A group of chefs have banded together to create weekly meals to donate to the Whitehorse food bank to ensure that community members in need have access to good food.
The self-dubbed Yukon Chef Collective has been dropping off packages of 250 to 280 meals at the food bank for three weeks now, with offerings so far including scallop chowder and baked potatoes, pasta with homemade sauce, and pork-bone soup.
The initiative was the brainchild of chef Chris Irving, who said the idea rose from the ashes of an unfortunately-timed would-be business launch.
Irving had spent the winter working in Switzerland, he said in an interview April 15, and was planning on launching a business offering “personalized culinary experiences” — cooking classes, for example — when he returned to Whitehorse in March.
However, things began changing “quite rapidly” due to the COVID-19 pandemic, and by the time he got back, new recommendations around physical distancing dashed the hopes of holding any classes.
Irving said he already had a class lined up, for which he had already bought all the ingredients — a class for youth from Kwanlin Dün First Nation on how to prepare a basic meal. He ended up cooking all the food by himself and delivering the meals to participants’ families.
That process sparked an idea.
“You know, through adversity came opportunity, and I obviously had to shift my current business model because I couldn’t be offering these culinary experiences like I wanted to,” he said.
“… So with the thought of preparing these meals for people up in places that might need them more than others, you know, hearing about certain facilities that feed people that were getting closed down and stuff, I knew that there was a need for this within the community.”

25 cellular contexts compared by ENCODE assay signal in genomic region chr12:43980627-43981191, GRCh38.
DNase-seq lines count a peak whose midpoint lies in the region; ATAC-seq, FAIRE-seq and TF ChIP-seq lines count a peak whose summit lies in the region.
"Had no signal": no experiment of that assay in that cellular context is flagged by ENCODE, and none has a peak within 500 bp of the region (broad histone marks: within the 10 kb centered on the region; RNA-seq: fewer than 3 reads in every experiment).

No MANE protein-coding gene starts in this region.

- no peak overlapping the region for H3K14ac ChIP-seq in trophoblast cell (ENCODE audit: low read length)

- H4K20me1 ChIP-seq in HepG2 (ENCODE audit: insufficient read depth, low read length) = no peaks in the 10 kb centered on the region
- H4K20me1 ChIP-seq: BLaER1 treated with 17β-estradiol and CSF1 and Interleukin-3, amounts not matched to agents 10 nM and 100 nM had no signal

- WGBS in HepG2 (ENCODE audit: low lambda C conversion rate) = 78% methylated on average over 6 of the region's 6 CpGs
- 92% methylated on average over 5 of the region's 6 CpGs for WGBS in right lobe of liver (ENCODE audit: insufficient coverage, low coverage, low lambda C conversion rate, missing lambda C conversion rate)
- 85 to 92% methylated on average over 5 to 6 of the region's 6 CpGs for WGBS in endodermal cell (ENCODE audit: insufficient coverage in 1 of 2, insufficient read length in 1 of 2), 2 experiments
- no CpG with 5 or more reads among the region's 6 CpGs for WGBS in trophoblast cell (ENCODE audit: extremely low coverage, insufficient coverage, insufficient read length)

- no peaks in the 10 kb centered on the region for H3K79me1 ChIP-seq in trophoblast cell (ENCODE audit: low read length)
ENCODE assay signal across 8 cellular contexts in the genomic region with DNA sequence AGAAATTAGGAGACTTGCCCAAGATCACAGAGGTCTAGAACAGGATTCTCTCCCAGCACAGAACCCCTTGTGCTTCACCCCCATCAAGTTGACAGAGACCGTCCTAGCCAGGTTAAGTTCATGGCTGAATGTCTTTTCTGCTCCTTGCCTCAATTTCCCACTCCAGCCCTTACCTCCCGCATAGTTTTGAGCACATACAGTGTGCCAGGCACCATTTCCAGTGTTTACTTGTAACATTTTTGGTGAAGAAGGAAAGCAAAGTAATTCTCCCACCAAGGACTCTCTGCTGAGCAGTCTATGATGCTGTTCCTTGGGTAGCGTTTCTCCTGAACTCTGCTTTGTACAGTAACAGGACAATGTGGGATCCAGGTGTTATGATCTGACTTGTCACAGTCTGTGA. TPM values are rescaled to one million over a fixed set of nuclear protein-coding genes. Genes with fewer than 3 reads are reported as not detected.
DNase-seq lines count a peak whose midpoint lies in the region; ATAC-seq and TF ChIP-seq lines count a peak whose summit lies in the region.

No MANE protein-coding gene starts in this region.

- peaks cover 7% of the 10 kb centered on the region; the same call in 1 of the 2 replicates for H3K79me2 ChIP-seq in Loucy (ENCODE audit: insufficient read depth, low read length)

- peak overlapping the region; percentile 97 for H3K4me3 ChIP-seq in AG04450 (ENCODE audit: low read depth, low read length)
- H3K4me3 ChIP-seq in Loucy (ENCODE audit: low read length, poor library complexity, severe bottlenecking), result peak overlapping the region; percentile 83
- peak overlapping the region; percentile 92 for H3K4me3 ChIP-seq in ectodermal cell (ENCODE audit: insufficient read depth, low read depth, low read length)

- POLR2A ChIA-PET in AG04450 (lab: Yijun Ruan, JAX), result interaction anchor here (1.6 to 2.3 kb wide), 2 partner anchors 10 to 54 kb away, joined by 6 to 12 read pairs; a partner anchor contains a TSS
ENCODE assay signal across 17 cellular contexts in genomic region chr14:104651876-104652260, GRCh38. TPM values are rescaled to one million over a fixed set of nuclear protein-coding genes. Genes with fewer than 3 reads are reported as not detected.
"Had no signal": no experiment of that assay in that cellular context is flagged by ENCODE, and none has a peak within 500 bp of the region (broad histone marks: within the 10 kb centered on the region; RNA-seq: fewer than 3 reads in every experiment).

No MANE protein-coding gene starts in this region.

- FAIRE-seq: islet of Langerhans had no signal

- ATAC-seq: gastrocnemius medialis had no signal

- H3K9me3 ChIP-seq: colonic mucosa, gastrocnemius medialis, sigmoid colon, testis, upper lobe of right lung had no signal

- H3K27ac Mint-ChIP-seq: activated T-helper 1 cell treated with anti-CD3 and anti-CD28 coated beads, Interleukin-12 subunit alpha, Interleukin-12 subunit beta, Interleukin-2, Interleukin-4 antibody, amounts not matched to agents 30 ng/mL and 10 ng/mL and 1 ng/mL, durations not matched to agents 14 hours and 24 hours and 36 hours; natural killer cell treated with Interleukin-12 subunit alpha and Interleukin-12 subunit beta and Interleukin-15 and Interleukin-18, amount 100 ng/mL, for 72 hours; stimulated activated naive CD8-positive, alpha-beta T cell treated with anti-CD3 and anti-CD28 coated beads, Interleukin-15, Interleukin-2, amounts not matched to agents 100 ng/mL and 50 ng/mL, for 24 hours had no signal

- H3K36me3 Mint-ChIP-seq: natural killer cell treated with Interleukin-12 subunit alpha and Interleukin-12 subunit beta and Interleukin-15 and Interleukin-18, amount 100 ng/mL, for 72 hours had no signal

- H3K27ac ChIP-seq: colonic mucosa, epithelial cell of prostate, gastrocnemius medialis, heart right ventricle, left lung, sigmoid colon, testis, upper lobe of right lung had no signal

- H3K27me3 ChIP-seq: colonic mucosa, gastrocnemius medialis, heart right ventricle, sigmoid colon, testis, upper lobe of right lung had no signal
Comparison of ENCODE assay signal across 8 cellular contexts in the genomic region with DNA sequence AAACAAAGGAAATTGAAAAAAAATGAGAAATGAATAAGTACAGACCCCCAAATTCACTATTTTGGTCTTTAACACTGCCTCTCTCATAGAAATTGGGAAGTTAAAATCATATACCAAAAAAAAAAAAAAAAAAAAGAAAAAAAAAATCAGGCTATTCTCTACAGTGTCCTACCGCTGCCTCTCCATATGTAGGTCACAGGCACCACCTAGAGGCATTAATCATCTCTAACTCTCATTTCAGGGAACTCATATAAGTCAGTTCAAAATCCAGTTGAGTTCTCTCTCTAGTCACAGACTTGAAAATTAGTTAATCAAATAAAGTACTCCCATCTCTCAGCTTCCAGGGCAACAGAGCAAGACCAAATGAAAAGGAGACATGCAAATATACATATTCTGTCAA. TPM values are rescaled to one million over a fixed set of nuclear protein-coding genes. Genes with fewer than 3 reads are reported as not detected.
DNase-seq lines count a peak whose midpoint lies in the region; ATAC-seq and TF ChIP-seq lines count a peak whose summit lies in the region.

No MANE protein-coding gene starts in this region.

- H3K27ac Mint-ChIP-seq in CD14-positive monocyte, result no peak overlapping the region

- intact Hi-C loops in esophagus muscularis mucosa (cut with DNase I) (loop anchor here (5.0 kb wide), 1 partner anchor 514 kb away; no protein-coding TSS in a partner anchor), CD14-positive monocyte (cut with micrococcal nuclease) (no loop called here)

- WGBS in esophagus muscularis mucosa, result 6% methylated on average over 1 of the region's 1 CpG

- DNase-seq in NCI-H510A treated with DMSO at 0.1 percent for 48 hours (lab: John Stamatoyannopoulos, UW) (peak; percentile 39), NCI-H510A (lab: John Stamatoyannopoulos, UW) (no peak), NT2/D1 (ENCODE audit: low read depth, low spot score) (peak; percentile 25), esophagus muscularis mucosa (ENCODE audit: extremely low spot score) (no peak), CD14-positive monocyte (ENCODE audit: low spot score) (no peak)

Irving said he did some research and settled on sending meals to the Whitehorse food bank before launching a GoFundMe page in late March called “Helping Hungry Locals.” He initially set a goal of raising $5,000 with the promise of using that money to deliver 1,000 meals, cooking the first batch of 250 meals by himself in the empty Well Bread Culinary Centre teaching space.
“The first batch that I did, it was a lot of work because … it’s a commercial space but it’s not set up to do large batches of anything, so I had multiple dozen induction burners cooking small batches of soup for 250 portions,” he recalled.
“It was a lot of work and after I did it, it took four days to do the first one and I thought, ‘Man, that’s a lot of work, that’s a full-time job to do this every week.’”
That’s when Irving, who said he’s known for collaborating with other chefs and restaurants, turned to the local culinary community to see if anyone else would be interested in helping out.
Brian Ng, co-owner of and chef at the Wayfarer Oyster House, said he and Irving reached out to each other about the initiative at around the same time.
“Whitehorse is a small town and the group of cooks and chefs in town are also very small as well, so we all kind of know each other and know what each other are up to,” Ng said in an interview April 15.